1961 U.S. Figure Skating Championships
The 1961 U.S. Figure Skating Championships was held at the World Arena in Colorado Springs, Colorado, from January 25 to 29, 1961. Medals were awarded in three colors: gold (first), silver (second), and bronze (third) in four disciplines – men's singles, ladies' singles, pair skating, and ice dancing – across three levels: senior, junior, and novice.
|1961 U.S. Figure Skating Championships|
|Date:||January 25 – 29|
|Location:||Colorado Springs, Colorado|
1960 U.S. Championships
1962 U.S. Championships
The event determined the U.S. team for the 1961 World Championships.
The competition was dedicated to the memory of Howard D. Herbert, president of the United States Figure Skating Association, who had died suddenly just a few days before the competition opened.
The event is noted especially for its catastrophic aftermath, in which most of the U.S. team died in the crash of Sabena Flight 548 on their way to the World Championships in Prague. Because many of the top American figure skaters (including Carol Heiss and David Jenkins) had retired from the sport after the 1960 Winter Olympics, new champions were crowned in all four disciplines.
A notable feature of this event is that it was the first time the United States Figure Skating Championships were covered on national television, with a modest rights fee being paid by CBS. Sportscaster Bud Palmer provided the "play-by-play", and Dick Button provided the commentary for the event, a role Button continued to perform for decades after the Championships broadcasts were picked up by ABC Sports in subsequent years.
Stephanie Westerfeld had a narrow lead over Laurence Owen after the compulsory figures and performed well enough in the free skating that she might have won the competition. However, Owen followed with a superior effort in the free skating and won the title on a 4-1 split of the first-place ordinals.
|3||Rhode Lee Michelson|
|1||Maribel Owen / Dudley Richards|
|2||Ila Ray Hadley / Ray Hadley, Jr.|
|3||Laurie Hickox / William Hickox|
|4||Janet Browning / Jim Browning|
Ice dancing (Gold dance)Edit
|1||Diane Sherbloom / Larry Pierce|
|2||Dona Lee Carrier / Roger Campbell|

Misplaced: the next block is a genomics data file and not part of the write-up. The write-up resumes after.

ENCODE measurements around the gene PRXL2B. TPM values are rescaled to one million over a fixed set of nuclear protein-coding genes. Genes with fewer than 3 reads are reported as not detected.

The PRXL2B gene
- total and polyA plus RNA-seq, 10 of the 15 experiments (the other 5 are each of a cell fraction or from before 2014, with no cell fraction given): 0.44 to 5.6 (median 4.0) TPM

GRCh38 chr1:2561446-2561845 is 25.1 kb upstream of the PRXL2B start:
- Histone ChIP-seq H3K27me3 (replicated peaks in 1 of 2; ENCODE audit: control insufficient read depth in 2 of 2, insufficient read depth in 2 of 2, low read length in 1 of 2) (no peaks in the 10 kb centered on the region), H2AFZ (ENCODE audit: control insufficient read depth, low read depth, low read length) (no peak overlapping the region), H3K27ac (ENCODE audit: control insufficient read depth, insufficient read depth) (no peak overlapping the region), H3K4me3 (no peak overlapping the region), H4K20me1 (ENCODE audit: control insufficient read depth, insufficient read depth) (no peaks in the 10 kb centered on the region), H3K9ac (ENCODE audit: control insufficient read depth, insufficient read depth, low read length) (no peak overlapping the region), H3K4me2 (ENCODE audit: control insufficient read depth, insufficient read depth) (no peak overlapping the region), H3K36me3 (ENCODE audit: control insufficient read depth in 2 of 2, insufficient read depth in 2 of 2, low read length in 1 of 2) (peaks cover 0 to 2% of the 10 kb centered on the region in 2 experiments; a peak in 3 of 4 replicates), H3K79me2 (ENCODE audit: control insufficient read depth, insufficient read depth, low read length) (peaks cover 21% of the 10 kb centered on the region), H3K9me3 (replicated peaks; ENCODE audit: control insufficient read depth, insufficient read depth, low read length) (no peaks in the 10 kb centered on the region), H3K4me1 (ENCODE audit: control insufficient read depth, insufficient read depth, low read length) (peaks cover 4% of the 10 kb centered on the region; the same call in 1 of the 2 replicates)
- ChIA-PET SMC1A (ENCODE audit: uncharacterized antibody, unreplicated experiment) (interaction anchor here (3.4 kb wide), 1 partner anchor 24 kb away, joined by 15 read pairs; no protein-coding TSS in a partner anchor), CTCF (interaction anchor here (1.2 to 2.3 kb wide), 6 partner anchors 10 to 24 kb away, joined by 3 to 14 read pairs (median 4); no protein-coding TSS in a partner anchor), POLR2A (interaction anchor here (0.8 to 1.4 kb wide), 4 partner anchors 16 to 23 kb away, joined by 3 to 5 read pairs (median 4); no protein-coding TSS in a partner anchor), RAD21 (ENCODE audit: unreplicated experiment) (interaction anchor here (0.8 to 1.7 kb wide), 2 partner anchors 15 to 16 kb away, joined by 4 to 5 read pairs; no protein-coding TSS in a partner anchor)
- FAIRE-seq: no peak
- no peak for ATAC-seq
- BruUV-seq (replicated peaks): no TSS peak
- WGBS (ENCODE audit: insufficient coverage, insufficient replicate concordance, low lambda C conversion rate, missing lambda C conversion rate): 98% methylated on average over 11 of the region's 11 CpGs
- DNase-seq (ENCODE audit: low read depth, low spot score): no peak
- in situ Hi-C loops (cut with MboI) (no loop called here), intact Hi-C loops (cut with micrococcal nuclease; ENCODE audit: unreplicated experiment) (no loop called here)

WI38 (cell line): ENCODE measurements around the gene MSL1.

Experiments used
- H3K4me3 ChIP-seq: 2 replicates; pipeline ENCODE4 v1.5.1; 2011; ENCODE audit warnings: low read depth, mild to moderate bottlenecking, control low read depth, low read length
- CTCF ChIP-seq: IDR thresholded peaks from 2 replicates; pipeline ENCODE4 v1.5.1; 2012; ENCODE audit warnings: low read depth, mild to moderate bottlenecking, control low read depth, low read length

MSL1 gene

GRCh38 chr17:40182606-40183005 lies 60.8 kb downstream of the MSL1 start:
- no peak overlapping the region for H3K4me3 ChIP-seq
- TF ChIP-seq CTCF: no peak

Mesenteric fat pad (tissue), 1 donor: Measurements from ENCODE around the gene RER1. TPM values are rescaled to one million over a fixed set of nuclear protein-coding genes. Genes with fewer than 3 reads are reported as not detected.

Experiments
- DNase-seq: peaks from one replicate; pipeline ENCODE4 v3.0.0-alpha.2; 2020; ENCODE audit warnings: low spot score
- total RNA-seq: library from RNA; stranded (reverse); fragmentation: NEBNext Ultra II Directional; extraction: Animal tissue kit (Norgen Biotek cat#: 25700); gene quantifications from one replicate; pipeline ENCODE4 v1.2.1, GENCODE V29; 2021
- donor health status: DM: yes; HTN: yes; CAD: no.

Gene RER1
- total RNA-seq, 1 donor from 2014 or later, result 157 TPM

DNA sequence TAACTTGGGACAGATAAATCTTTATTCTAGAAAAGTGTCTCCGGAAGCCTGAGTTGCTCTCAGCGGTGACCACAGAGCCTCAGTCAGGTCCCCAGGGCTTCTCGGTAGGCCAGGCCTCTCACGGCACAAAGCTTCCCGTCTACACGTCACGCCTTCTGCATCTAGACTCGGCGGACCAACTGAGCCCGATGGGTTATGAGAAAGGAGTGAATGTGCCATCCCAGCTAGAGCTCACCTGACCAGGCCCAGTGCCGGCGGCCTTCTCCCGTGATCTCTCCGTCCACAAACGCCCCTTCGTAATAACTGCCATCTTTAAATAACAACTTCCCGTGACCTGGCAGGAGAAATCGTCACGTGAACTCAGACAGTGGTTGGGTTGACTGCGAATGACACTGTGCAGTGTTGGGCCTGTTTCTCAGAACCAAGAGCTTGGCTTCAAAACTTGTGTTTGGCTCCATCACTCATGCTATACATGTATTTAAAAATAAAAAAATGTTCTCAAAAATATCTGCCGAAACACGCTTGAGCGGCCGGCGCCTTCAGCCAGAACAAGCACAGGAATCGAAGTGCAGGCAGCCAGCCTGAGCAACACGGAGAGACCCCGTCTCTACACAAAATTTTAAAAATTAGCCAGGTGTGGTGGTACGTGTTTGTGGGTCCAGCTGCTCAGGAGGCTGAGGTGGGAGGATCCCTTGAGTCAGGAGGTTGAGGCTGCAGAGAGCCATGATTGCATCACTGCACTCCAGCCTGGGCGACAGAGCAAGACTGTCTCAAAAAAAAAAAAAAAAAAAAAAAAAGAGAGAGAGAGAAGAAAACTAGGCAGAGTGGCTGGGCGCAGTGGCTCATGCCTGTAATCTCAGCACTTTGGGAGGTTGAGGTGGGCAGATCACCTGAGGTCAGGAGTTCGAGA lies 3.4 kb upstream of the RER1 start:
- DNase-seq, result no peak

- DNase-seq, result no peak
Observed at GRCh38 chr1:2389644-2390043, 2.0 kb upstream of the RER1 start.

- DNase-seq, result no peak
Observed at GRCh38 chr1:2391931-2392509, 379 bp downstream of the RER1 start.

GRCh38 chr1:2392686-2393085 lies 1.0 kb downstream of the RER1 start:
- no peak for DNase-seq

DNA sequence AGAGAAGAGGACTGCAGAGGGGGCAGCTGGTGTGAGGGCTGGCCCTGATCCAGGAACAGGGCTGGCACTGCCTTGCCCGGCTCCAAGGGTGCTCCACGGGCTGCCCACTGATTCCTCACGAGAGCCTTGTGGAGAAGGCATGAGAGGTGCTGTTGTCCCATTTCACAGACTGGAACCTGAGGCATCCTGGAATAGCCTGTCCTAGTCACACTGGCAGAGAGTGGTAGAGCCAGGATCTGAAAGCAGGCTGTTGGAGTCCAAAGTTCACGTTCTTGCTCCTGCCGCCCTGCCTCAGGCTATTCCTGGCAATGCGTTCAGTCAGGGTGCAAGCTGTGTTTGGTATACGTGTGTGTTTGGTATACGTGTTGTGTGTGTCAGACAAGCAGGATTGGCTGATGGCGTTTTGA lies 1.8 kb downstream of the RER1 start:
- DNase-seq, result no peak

|3||Patricia Dineen / Robert Dineen|
|4||Jan Jacobsen / Marshall Campbell|
|5||Thomasine Pierce / Roy Speeg|
|6||Katrine Neil / Peter Betts|
|2||Scott Ethan Allen|
|8||Wanda Mae Guntert|
|1||Vivian Joseph / Ronald Joseph|
|2||Dorothyann Nelson / Pieter Kollen|
|3||Irma Staro / Richard Callaghan|
|4||Cynthia Kauffman / Ronald Kauffman|
|5||Elizabeth George / Paul George|
|6||Nancy Streff / James Kelleher|
|7||Elizabeth Hickman / William Rider|
Ice dancing (Silver dance)Edit
|1||Rosemary McEvoy / Ralph Owen|
|2||Ila Ray Hadley / Ray Hadley, Jr.|
|3||Dorothyann Nelson / Pieter Kollen|
|4||Wilma Piper / Stanley Urban|
|5*||Susan Bright / Robert Munz|
|6*||Linda Rae Anderson / King Cole|
|7*||Anne Leyden / Monroe Meier|
|8*||Constance Caracciola / Donald Parent|
|9*||Georgia Taylor / Howard Taylor|
|10*||Linda Robinson / John Bickel|
|11*||Sally Wells / William Lincoln|
|12*||Margaret Mosford / Ben Wade|
*Eliminated before Final Round
|1||Peter Joseph Meyer|
|3||Sondra Lee Holmes|
Following the U.S. Championships, all the top skaters with the exception of Brown (who was ill; his place was taken by fourth-place finisher Ramsay) took part in the North American Figure Skating Championships in Philadelphia, where Owen captured the ladies title. The team then immediately departed for the World Figure Skating Championships in Prague on February 14, 1961, on board Sabena Flight 548. However, they never arrived; their flight crashed near Brussels, Belgium the next morning, killing all on board (including coaches, officials, and family members). The few team members who had not made the trip included skater Brown, and coach Ronald Ludington (who was unable to afford the travel expenses).
The U.S. Figure Skating Memorial Fund was established eight days after the crash by F. Ritter Shumway, then-president of the USFSA, and the fund has continued to this day. Its purpose is to provide help to promising skaters who lack funding for equipment. Peggy Fleming and Scott Hamilton are among future champions who have credited the memorial fund with being vital to their careers. RISE, a documentary film about the 1961 team, was released on February 17, 2011, two days after the 50th anniversary of the crash.
- Benjamin T. Wright, Skating in America, p. 168
- "The 1961 United States Championships", Skating magazine, April 1961